Our View: LU, to the rescue
Parents, at least those of certain generations, have long taught their kids to own up to mistakes, to take responsibility immediately. It’s called “doing the right thing.”
Well, Cole Withrow, an 18-year-old Eagle Scout from North Carolina thought he was“doing the right thing” earlier this week. Now he’s facing a felonious weapons charge.
Maybe you’ve heard about Cole’s case, maybe not. The story is this: After a weekend camping trip with his buddies, Cole inadvertently left two unloaded shotguns — the boys had gone skeet shooting — in his truck. When he reached school Monday, he noticed the guns and went promptly to the front office of Princeton High southeast of Raleigh and called his mom to come get them.
Here’s where the story gets crazy, a tale of “zero tolerance” run amok. A Johnston County school system employee overheard Cole’s conversation — and called police, who arrested him for unlawfully possessing weapons on school property.
Initial reports indicated that Cole, a senior honor student, had been expelled from school for a year, and thus would not graduate later this spring with friends he’s known since pre-school. It’s since been confirmed that Cole has been suspended, but will be allowed to complete his secondary education, albeit at an alternative school. What’s more, it’s been said that scholarship and student-aid offers from in-state universities are in jeopardy as a result of the gun charge.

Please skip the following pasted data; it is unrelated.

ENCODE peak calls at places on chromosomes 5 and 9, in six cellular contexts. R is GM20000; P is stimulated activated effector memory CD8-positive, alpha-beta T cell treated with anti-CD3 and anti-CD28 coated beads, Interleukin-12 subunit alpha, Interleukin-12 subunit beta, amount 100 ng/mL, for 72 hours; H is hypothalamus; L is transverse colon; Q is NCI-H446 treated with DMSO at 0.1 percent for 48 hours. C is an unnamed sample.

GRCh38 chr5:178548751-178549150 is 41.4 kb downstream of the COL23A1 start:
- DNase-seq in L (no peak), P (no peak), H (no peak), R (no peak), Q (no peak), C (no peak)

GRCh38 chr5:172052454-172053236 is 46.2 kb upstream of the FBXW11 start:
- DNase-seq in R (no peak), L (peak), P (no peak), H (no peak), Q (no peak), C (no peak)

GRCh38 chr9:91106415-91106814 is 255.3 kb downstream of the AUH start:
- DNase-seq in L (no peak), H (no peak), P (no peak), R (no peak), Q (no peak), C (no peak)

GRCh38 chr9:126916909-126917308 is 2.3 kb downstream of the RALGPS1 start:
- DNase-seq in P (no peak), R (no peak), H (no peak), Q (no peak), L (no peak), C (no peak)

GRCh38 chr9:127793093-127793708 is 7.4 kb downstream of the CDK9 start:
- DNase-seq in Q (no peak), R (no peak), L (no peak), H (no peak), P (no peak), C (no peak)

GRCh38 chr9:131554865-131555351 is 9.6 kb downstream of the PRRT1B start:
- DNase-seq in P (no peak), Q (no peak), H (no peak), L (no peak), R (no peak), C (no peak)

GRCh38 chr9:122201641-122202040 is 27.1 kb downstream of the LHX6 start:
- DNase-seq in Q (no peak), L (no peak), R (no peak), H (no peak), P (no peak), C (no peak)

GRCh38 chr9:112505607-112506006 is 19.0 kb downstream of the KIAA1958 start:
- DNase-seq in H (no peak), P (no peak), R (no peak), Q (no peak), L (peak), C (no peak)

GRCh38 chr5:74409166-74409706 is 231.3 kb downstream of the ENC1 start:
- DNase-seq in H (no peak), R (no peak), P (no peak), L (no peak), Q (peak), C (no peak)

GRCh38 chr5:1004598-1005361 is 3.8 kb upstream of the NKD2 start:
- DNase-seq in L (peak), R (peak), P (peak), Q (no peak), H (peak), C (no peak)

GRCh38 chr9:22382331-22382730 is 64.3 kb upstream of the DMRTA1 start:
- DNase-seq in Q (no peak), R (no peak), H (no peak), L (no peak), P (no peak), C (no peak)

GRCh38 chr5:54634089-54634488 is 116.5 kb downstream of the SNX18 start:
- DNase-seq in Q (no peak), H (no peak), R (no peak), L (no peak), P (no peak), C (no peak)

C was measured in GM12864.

Still, recent developments suggest a reversal of fortune. In the short time since news of his arrest went viral — courtesy of a “Free Cole” campaign initiated on social media by friends and classmates — folks and institutions far and wide have rallied to Cole’s cause. Most conspicuous has been Liberty University.
University Chancellor Jerry Falwell Jr. was traveling in North Carolina when he saw the case splashed across local television. He noticed, in these accounts, that Cole was wearing a Liberty T-shirt.
Not only did Mr. Falwell wonder about the connection — a call back to Lynchburg revealed that Cole’s sister is a Liberty grad — but he also concluded, on the spot, that Cole would fit in well at the school. And so he has offered the youngster monetary aid — any amount requisite to making ends meet — to continue his studies at Liberty.
“I was really impressed with what a meek and humble Christian kid he is,” Mr. Falwell said. “I thought he would be a perfect fit at Liberty.”
So, the Cole Withrow saga might, in fact, “end well,” as they say. But this hardly diminishes 1) the ridiculous nature of the charge against him, 2) the nonsensical behavior of an eavesdropping school employee unable to differentiate between a genuine threat and an obvious oversight, and 3) the loss of any discriminatory sense these “zero tolerance” laws inspire.
Finally, there’s the matter of intent. As we see it, criminal behavior requires criminal intent. Since when is “doing the right thing” criminal? And where, in God’s name, have we left our common sense?